Two guns up.
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October 15, 2014 @ 9:48 am
There is a great interview with him on Sirius. It was the Buddy & Jim show on Outlaw Country. Probably still listen on demand.
October 15, 2014 @ 10:28 am
Jeez, it’s not Unknown Hinson getting serious is it?
Junior Brown – They Don’t Choose to Live That Way. Best song I heard to dispel myths about homelessness.
October 16, 2014 @ 11:53 am
Men with broken hearts – Hank Williams is a good one too.
October 15, 2014 @ 11:19 am
I bought his album on the strength of the video of his live rendition of “Going Down to the River.” I like it.
Bigfoot is Real (and getting more real every minute)
October 15, 2014 @ 12:14 pm
Excellent stuff. Hope all goes well for him and he makes the most of this amazing opportunity.
October 15, 2014 @ 1:26 pm
Wasn’t sure at first, but love the approach you took with this one, Trigger. Great story, even better music. And although I usually like the production a little on the raw side, I think this is one of the better produced albums I’ve heard all year. Perfect for that 70’s vibe that he’s got going on. Great listen!
October 15, 2014 @ 1:48 pm
I thought the production on this album really shined aside from the two bluesy tracks. There were many different directions this could have taken, but there will be time to isolate Doug in a more stripped down setting in the future.
October 15, 2014 @ 2:20 pm
Will Kimbrough is one of Nashville’s true bright lights, and his production on this album truly shines. Also check out Kimbrough’s ‘Sideshow Love’ album. It’s one of my favorites of the year.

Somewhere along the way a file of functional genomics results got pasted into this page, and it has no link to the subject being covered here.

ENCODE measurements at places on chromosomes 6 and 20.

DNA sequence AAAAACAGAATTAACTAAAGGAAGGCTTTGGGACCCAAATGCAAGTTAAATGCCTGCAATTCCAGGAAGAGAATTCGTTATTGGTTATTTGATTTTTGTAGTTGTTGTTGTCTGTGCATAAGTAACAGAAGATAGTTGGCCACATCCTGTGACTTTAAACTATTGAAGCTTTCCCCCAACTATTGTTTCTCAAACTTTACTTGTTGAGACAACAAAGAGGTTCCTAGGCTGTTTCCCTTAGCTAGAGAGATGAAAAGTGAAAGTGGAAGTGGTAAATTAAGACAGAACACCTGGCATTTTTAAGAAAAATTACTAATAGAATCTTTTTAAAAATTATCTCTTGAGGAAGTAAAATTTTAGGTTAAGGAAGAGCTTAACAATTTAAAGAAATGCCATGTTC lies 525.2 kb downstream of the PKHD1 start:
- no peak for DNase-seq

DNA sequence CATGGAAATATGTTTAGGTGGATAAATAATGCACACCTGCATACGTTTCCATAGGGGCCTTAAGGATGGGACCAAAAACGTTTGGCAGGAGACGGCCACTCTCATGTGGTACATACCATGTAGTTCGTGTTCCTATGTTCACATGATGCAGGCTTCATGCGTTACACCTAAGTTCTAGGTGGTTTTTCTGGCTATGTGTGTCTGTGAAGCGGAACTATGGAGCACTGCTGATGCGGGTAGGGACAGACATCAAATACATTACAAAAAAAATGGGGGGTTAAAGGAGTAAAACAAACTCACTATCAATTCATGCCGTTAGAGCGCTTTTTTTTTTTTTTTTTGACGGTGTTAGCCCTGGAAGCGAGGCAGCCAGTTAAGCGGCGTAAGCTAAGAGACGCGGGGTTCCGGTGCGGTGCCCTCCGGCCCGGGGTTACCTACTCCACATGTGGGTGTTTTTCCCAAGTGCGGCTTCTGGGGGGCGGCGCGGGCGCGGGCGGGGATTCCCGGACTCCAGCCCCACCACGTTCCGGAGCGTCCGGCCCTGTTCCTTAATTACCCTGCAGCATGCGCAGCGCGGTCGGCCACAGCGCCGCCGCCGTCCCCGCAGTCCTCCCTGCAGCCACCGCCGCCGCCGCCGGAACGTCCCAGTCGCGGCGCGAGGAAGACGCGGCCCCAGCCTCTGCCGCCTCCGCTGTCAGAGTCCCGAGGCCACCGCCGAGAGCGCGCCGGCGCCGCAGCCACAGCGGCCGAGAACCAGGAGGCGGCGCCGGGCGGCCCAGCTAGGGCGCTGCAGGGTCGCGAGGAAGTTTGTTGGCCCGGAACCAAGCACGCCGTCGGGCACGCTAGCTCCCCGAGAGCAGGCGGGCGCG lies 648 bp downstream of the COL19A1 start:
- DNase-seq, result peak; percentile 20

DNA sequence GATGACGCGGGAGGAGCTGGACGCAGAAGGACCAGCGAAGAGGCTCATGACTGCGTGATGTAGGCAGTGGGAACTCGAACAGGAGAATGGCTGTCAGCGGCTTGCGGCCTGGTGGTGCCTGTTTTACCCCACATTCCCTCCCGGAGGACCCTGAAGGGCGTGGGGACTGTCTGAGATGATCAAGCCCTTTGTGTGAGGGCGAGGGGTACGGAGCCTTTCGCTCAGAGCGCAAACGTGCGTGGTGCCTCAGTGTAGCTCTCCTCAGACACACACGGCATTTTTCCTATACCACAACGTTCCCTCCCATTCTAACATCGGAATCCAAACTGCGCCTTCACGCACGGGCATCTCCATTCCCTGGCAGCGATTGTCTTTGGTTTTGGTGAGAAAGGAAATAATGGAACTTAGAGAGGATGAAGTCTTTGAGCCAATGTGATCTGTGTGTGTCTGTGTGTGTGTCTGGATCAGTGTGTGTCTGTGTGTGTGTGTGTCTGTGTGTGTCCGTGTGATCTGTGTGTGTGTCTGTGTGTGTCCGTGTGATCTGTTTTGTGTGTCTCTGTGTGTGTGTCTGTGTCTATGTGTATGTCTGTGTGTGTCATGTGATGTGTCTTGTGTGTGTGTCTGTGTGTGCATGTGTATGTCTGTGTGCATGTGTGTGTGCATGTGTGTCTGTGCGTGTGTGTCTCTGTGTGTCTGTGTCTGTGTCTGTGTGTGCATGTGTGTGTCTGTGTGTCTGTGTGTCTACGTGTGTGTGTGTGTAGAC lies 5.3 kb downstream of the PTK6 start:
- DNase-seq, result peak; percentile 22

As for the album itself, it’s vying with the Kansas City Royals as the feel-good story of the year. So many times there are albums that don’t live up to the accompanying great backstory. This is an exception and a definite Top Ten contender.
October 15, 2014 @ 2:42 pm
October 15, 2014 @ 3:23 pm
Does iTunes not pay a rebate ala Amazon?
I ask because iTunes gives (usually) a 90 second preview which is infinitely better than the 30 you get with Amazon.
Never heard Emmylou on the Amazon title track.
October 15, 2014 @ 3:56 pm
No, iTunes does not pay referral fees to anyone, but as I always tell people, purchase music where you’re most comfortable. If you can help the site out a little by purchasing through Amazon links or by using the search window on non-music items, great. But were not talking loads of money here anyway, so if you prefer iTunes, please don’t feel guilty.
October 15, 2014 @ 4:28 pm
Thanks, thought so.
And what you didn’t mention on principle or pride, folks who appreciate what you do with this site can always tap the yellow DONATE button (which should be more prominent) in the upper right corner. Even $1 directly is much more that you’d get from Amazon I reckon. Even $5 or $10 is a small price to pay for your service to the genre and introductions to music otherwise missable.
Thx again. For everything.
October 16, 2014 @ 1:18 am
I’m so glad you wrote this review, Trig! I was passing on this album (using it as a coaster on my desk) for a week. I haven’t stopped listening to it since I got home!
Maybe it’s cause I already have a Ray Lawrence Jr. on my listening roster or maybe like you stated the story seemed to commercially manipulated – I don’t know. But it’s fucking great!
Seegers even made Buddy Miller sound inspired; I initially thought that was Ronnie Dunn crashing in on ‘Teardrops.’ And of course Harris predictably contributed on ‘She.’ Cowboy Junkies and who else has jumped into bed with her and that song?
Like you stated, the originals are what shine on this album.
October 16, 2014 @ 6:37 am
,i>Seegers even made Buddy Miller sound inspired